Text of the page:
Sunday, July 3, 2016

Interdependence Day

The holiday is about "independence". We should all reflect on what that means. We should be thankful, yes, but also mindful of the tremendous costs of freedom, choice, relationship, unintended consequences, and war. A recognition of interdependence is necessary at this point in human history. Let us pray for that, even as we remember the costs dearly paid for our constitution, in life, in liberty and in happiness.
~ Elisabeth T. Eliassen, Facebook entry July 3, 2010 
I was reading today’s issue of the San Francisco Chronicle. Homelessness has been at the heart of all the reporting in the Chronicle, this week, culminating in the front page being complete devoted to an editorial on the issue of homelessness, in San Francisco but also everywhere.

Reading further into the paper, I struck by a comment from Willie Brown’s column. He wrote, “The goal of any movement for freedom and justice is ultimately to work itself out of business.” I think he is correct in his assertion, but frankly, the long road toward such eventualities stretches before us.

Identity politics is a thing precisely because freedom and justice are not available for all. Law is not justice when there are double standards; law is only successful when it meets the needs and situations of all. Instead, what we find, over and over again, is that law is created and applied divisively. Some have access, while others do not.

What we need to evolve beyond, as a race of beings we call “humanity,” is the notion that inhumanity is okay. Inhumanity is never okay, just like being a bully is never okay. But, while power and privilege are constantly being called into question, they are never being addressed for what they are: Deep societal deficits and ills. Is the billionaire better than the homeless person living under an overpass? That is entirely the wrong question to be considering, but laws and programs seem to lean in favor and support those who have everything but need. Programs for people in need are authored in nonsensical terms and conditions, meted out in nonsensical ways from locations not sensible to the transit needs of those without transit.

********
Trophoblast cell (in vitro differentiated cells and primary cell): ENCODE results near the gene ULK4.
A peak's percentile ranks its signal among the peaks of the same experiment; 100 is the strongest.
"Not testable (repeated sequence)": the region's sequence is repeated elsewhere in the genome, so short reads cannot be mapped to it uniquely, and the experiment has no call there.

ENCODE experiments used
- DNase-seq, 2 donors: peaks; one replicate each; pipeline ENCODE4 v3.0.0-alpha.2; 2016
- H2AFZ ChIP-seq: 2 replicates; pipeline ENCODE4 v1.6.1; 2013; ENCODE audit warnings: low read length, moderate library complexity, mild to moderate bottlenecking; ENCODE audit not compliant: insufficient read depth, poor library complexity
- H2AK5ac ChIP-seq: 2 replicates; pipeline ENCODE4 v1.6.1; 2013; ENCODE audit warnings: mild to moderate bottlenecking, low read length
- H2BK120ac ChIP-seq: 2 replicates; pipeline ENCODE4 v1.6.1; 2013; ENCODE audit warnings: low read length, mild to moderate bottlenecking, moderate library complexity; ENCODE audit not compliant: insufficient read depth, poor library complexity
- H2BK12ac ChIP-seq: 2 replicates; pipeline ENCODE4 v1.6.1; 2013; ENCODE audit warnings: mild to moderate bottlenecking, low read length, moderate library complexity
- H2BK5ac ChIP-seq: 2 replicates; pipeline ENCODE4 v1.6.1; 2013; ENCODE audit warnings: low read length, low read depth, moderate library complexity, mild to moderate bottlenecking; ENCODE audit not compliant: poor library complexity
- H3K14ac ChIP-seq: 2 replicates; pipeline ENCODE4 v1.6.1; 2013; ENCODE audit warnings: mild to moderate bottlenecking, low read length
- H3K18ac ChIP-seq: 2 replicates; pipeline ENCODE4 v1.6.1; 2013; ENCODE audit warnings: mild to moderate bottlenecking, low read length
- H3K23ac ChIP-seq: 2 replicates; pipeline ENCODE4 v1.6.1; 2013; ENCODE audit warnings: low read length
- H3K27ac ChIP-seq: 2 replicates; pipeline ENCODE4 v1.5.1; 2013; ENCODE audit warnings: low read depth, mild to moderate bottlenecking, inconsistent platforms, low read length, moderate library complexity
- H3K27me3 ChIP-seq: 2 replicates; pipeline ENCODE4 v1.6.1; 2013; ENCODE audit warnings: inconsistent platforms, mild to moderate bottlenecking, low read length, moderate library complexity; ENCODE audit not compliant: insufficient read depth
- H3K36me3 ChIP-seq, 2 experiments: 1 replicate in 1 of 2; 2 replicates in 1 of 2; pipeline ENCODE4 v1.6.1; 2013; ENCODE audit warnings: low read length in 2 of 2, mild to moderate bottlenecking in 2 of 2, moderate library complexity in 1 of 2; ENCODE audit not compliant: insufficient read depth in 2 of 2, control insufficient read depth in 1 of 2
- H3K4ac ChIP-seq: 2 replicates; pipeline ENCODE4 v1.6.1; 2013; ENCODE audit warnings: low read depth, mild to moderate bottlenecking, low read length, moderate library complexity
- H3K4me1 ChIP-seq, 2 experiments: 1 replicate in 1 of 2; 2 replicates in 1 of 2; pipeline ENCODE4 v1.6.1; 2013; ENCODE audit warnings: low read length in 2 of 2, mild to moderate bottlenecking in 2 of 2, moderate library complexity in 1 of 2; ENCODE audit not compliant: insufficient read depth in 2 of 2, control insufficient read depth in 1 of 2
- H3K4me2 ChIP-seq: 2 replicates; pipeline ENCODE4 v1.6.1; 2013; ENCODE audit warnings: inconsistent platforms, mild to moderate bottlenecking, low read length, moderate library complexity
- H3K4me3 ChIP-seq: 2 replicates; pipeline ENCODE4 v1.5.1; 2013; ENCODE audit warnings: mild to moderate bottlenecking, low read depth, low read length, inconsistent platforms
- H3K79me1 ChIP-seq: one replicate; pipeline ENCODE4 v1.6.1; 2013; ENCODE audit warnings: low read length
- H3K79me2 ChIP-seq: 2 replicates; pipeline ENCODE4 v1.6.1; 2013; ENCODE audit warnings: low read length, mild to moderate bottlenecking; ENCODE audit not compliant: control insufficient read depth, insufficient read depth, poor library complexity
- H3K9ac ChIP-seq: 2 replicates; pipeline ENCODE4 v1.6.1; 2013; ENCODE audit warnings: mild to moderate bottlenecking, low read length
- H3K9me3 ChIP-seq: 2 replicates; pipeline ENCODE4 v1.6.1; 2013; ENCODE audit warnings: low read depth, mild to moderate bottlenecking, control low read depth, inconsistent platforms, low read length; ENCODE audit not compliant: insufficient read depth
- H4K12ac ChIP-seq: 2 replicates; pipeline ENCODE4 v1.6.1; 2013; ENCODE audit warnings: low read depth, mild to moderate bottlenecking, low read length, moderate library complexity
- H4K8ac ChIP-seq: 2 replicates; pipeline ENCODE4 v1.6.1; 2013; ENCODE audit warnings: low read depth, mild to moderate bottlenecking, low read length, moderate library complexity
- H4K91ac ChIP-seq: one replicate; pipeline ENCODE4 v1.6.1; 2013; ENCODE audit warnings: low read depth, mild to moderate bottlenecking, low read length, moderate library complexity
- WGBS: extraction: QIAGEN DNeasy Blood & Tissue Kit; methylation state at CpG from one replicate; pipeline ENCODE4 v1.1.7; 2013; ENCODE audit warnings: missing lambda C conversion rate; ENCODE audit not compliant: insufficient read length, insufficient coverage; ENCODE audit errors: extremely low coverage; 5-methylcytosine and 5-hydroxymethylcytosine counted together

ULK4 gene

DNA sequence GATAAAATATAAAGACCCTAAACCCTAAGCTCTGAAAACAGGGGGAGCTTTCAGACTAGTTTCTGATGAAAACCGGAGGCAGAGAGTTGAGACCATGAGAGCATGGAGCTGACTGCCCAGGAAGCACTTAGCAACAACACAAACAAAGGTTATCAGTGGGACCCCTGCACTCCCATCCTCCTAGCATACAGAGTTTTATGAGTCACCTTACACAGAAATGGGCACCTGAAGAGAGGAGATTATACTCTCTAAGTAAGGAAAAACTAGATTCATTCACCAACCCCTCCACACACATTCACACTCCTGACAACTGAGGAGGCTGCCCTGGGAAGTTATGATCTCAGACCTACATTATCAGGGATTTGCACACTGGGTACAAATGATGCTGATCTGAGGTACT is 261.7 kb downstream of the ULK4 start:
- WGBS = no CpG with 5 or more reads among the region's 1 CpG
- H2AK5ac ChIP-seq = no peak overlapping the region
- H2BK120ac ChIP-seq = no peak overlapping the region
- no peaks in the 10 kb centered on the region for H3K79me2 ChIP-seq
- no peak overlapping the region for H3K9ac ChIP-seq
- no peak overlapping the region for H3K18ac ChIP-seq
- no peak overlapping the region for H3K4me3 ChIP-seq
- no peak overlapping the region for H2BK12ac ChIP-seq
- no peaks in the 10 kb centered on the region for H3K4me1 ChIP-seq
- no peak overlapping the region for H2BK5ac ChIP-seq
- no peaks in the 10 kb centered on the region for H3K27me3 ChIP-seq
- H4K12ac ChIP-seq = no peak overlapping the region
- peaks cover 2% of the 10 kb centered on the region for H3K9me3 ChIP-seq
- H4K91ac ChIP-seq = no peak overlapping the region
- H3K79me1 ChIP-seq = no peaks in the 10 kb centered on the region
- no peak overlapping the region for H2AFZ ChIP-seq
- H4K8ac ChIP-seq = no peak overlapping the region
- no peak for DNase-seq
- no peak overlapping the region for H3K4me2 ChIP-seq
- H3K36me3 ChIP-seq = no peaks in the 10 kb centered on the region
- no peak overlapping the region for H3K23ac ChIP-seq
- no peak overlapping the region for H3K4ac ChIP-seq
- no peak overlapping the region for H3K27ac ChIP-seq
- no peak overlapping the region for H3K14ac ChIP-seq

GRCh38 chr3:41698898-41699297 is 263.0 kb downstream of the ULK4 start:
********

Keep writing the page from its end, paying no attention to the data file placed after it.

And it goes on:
But to look deeper, we have got to see that, to echo the immortal words of Langston Hughes, the dream has been deferred for too many, and not by accident. There is been a dark and fatal intentionality about inequality and the plaque buildup of political walls, separating every single demographic that is used as a measurement. This is “divide and conquer.”  

“United we stand; divided we fall” sums it up beautifully, whether filtered through the Aesop fables, the gospel of Mark, Patrick Henry, or any other source. As Americans, we claim the first clause as our national gospel, but that is not the reality here. Division is our meat and potatoes, or at least it is food for some.

These states are united, except that they really are not. The people are united, except that they really are not. Why is it that the haves and have nots are now divided over who has a right to use a public toilet? It is as ridiculous a political ploy as any schoolyard bully’s power trip over a shy and fragile child. Ridiculous! And insulting!

If these states are to live up to the label “United,” we need to grow up. The schoolyard bully games are played in order to veil corruption, the kind of corruption that allows fewer people to have what they need, so that a few can have more than they could ever use. We need to grow up, to realize that all people are important, have a place and a vital role in our diverse society.

We are not independent. “Independence” is a lie that people use as a rhetorical tool to deny dignity and wellbeing to others. We must learn about dignity and that it is applicable everywhere. We must learn about our interdependence on each other.

We are all, whether we recognize this or not, teachers. But what are we teaching? I look around and I see some people learning anger, disappointment and deviousness; I look around and I see other people learning about value, generosity and kindness. I wish all teachers were among this later group; such are the people who understand true citizenship.

The dream can only become reality if we march forward as global citizens, but we have to become good citizens here at home; it all begins at home. Business and law need to serve human dignity, not the other way around. We need to march forward, not as individual political blocks pitted against each other, but as citizens who are for everyone’s success.

“When will we be satisfied?” Dr. King asked. I take a liberty to update the words from his immortal speech when I say that “we can never be satisfied as long as” any of our people “are stripped of their dignity. We cannot be satisfied as long as” people “are denied the vote, or believe they have nothing for which to vote.” We cannot be satisfied as long as we remain dysfunctionally disunited, as long as we fail to live out our creed that all are created equal.

We cannot be satisfied until the dream becomes a reality for every person.

© 2015 by Elisabeth T. Eliassen

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